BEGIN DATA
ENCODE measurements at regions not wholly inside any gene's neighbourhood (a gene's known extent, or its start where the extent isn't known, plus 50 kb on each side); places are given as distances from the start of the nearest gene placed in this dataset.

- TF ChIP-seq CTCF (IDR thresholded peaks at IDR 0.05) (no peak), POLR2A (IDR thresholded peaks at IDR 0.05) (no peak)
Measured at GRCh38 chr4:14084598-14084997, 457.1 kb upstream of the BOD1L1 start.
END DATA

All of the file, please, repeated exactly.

ENCODE measurements at regions not wholly inside any gene's neighbourhood (a gene's known extent, or its start where the extent isn't known, plus 50 kb on each side); places are given as distances from the start of the nearest gene placed in this dataset.

- TF ChIP-seq CTCF (IDR thresholded peaks at IDR 0.05) (no peak), POLR2A (IDR thresholded peaks at IDR 0.05) (no peak)
Measured at GRCh38 chr4:14084598-14084997, 457.1 kb upstream of the BOD1L1 start.